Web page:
Facts and Figures
Published: March 3rd 2016, Andersen Press
Acquired: Via Netgalley
What’s the story?
A dark, southern gothic novel about small-town dreams, love and grief.
Dill’s father is in jail for an unspeakable crime. Shunned by the neighbours in their small religious Tennessee town, Dill and his mother try to make ends meet.
Dill’s only respite from poverty and prejudice are his two friends: Lydia and Travis. Travis is an oddball, finding sanctuary from his violent father in his obsession with an epic fantasy saga. Lydia is fast-talking and fiercely creative, pinning her hopes on her achingly cool fashion blog. Dill fears his heart will break when she escapes to a better life in New York.
Dill wants to get through his final year of high school in one piece. But there’s a dark secret at the heart of his family, a serpent poisoning his blood, filling him with despair. Dill must confront this legacy of madness and desperation before it tears him apart.
What did I think?
I need to start this review by saying I never had any intention of reading The Serpent King (it gets more positive, I swear). I’ll be totally honest and say I skimmed past it on Goodreads because I thought it was a fantasy novel and I wasn’t feeling it. Yeah, I’m an idiot, I know. It was only when a very lovely publicist told me I needed this book in my life that I decided to give it a go and, you know the age old story about not judging a book by its cover? Yeah, that.
The Serpent King is hands down one of the most moving, beautifully written, compelling novels I’ve read for years. I don’t have enough superlatives to tell you how much I thoroughly enjoyed reading it from beginning to end. Dill, Lydia and Travis are all wonderfully fleshed out characters and I didn’t find myself preferring one character’s POV over the others. Each of their stories helped to make the novel what it is and their quirky, ‘against the odds’ friendship was an absolute joy to read.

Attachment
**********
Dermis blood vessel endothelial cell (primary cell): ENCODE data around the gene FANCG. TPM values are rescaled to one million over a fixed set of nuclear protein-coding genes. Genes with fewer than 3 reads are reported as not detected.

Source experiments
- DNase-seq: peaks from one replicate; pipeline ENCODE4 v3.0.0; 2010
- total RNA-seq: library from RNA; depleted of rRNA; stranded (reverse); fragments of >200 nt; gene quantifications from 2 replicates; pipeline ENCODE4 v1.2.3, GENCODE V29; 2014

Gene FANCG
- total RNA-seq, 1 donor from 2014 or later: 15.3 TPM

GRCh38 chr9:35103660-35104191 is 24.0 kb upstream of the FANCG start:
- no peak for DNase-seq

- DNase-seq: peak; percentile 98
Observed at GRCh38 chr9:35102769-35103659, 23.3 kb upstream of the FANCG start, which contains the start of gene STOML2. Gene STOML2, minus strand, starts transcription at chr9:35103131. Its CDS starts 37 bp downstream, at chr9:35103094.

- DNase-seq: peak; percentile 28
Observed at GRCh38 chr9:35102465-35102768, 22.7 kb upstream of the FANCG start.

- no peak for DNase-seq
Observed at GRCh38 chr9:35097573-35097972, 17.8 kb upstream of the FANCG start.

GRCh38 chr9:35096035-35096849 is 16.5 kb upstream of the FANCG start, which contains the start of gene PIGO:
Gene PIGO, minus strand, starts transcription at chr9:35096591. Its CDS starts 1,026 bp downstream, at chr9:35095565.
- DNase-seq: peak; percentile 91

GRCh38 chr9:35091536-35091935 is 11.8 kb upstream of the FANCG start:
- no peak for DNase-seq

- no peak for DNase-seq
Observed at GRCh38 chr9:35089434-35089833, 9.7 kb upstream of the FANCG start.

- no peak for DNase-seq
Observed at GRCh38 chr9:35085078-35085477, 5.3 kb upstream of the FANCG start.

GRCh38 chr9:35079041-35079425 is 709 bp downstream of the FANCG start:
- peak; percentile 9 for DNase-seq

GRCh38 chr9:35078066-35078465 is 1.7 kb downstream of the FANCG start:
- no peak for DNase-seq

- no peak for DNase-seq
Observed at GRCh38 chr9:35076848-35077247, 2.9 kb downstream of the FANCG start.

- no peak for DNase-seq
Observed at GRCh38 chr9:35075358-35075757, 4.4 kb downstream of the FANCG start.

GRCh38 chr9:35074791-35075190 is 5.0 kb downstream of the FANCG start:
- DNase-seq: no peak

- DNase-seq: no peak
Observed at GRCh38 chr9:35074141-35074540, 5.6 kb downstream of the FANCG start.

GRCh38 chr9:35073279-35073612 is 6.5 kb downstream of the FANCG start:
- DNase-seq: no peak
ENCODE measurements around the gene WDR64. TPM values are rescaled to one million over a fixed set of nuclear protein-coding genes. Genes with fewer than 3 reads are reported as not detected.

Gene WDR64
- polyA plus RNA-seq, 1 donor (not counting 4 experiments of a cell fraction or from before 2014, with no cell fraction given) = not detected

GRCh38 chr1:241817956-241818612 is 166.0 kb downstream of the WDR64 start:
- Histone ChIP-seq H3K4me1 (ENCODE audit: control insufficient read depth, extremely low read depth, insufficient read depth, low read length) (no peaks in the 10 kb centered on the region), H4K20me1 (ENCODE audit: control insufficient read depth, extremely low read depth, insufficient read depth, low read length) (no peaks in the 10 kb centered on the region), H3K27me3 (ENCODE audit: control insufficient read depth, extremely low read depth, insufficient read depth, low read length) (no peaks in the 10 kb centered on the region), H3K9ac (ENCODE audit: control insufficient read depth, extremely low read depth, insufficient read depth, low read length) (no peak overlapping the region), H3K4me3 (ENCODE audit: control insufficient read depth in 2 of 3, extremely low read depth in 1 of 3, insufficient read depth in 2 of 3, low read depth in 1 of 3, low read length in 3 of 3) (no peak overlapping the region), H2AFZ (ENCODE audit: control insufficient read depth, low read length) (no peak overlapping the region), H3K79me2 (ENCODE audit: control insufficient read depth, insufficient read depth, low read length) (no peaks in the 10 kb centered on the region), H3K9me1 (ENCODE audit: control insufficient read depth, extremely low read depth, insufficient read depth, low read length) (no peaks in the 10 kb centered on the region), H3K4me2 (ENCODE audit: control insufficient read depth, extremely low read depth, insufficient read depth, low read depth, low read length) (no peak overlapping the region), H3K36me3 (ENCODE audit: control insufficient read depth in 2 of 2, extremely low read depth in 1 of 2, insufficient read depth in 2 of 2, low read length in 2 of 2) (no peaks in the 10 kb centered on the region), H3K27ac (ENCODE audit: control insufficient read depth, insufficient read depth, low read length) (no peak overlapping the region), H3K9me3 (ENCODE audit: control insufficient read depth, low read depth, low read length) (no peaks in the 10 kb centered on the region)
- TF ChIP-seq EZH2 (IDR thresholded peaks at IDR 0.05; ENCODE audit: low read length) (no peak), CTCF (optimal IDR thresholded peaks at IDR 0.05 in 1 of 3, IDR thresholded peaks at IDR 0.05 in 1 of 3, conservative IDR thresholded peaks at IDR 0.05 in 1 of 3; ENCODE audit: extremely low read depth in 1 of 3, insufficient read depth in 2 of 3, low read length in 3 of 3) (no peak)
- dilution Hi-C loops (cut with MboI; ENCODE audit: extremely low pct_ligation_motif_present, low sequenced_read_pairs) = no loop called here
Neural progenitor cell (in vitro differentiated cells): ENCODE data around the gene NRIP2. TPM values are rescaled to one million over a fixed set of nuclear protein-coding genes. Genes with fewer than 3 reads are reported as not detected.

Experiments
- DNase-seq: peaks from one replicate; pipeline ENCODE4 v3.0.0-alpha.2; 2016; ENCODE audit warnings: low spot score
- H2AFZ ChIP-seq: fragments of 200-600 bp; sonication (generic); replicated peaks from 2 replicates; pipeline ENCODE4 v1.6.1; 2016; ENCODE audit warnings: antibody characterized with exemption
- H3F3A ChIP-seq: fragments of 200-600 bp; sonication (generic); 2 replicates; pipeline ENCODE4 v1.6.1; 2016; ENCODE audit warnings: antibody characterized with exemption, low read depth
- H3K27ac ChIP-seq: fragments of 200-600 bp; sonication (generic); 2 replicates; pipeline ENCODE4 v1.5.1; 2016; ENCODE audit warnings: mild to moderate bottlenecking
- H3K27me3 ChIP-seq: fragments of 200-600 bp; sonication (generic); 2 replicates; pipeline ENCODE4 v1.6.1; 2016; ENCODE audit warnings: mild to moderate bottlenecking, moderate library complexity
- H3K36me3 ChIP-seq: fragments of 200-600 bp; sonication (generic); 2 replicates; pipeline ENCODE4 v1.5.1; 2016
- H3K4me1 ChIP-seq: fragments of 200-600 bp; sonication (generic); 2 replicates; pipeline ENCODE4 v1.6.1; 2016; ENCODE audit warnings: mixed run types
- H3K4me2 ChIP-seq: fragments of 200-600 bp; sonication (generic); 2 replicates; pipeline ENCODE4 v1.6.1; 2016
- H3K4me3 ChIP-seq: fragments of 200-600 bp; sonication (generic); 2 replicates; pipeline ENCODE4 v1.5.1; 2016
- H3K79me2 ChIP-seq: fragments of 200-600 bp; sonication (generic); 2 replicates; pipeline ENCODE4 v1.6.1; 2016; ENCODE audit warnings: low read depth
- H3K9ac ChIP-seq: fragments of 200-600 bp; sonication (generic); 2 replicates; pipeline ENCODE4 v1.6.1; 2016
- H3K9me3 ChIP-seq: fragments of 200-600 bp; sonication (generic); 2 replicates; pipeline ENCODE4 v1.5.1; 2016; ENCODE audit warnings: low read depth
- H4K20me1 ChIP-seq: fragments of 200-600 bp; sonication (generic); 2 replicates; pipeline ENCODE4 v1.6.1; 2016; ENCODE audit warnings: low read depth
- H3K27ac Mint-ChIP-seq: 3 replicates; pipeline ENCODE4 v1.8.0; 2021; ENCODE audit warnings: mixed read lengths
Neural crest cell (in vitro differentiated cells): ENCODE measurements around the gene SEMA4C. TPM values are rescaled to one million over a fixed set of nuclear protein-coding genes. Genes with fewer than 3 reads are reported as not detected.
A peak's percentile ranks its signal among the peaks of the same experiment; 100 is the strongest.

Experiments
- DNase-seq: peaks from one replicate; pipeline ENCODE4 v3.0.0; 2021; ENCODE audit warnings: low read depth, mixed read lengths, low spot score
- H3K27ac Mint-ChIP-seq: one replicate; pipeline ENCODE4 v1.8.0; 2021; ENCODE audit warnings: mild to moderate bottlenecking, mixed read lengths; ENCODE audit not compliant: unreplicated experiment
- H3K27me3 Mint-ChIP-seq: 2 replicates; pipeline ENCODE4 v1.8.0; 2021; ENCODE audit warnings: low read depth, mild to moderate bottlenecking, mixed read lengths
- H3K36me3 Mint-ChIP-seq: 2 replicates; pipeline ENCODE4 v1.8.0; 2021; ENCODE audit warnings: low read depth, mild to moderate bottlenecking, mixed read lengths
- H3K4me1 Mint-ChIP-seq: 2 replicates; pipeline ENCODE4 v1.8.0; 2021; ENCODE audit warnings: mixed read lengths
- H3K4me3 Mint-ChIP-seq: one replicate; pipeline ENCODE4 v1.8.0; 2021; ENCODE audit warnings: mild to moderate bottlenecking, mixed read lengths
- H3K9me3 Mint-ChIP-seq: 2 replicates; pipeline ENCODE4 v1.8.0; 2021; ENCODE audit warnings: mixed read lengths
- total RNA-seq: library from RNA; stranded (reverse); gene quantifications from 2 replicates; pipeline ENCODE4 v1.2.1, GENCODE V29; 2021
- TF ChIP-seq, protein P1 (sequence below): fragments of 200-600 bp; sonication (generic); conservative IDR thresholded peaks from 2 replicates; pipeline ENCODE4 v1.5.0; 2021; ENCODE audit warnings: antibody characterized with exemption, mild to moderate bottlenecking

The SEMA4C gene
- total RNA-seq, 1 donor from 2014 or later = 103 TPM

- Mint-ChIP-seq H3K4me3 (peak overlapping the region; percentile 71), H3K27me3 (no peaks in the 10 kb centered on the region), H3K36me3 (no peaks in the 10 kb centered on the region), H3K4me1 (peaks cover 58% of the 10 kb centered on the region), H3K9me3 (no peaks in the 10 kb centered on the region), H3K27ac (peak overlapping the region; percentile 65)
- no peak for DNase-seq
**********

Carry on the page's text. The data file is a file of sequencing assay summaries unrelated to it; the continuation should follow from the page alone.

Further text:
There is a lot going on in The Serpent King and it would have been easy for the novel to feel cluttered. We’ve got Lydia, Travis and Dill’s family relationships, romantic relationships and futures all panning out, as well as Dill processing his mental health, Lydia struggling to leave her friends behind as she prepares to depart for the big city, and sweet, lovely Travis just trying to keep his head down and escape reality with his beloved books. With all of that said, Zentner manages to craft a beautiful and, at times, heart-wrenching story that is gentle but raw.
It’s so exciting to read such a talented author’s work for the first time and I’m so grateful that this book was pushed into my hands, as I may well have missed out on one of the 2016’s best books. Do me a favour, don’t miss out on this one.
There are so many quotes in The Serpent King that I really loved but this one was my favourite, and it’s stayed firmly lodged in the back of my mind since I finished reading the book:
‘”I’m tired of watching children perish. I’m tired of watching the world grind up gentle people. I’m tired of outliving those I shouldn’t be outliving. I’ve made books my life because they let me escape this world of cruelty and savagery.'”
Who would I recommend it to?
Come on, just read it, okay?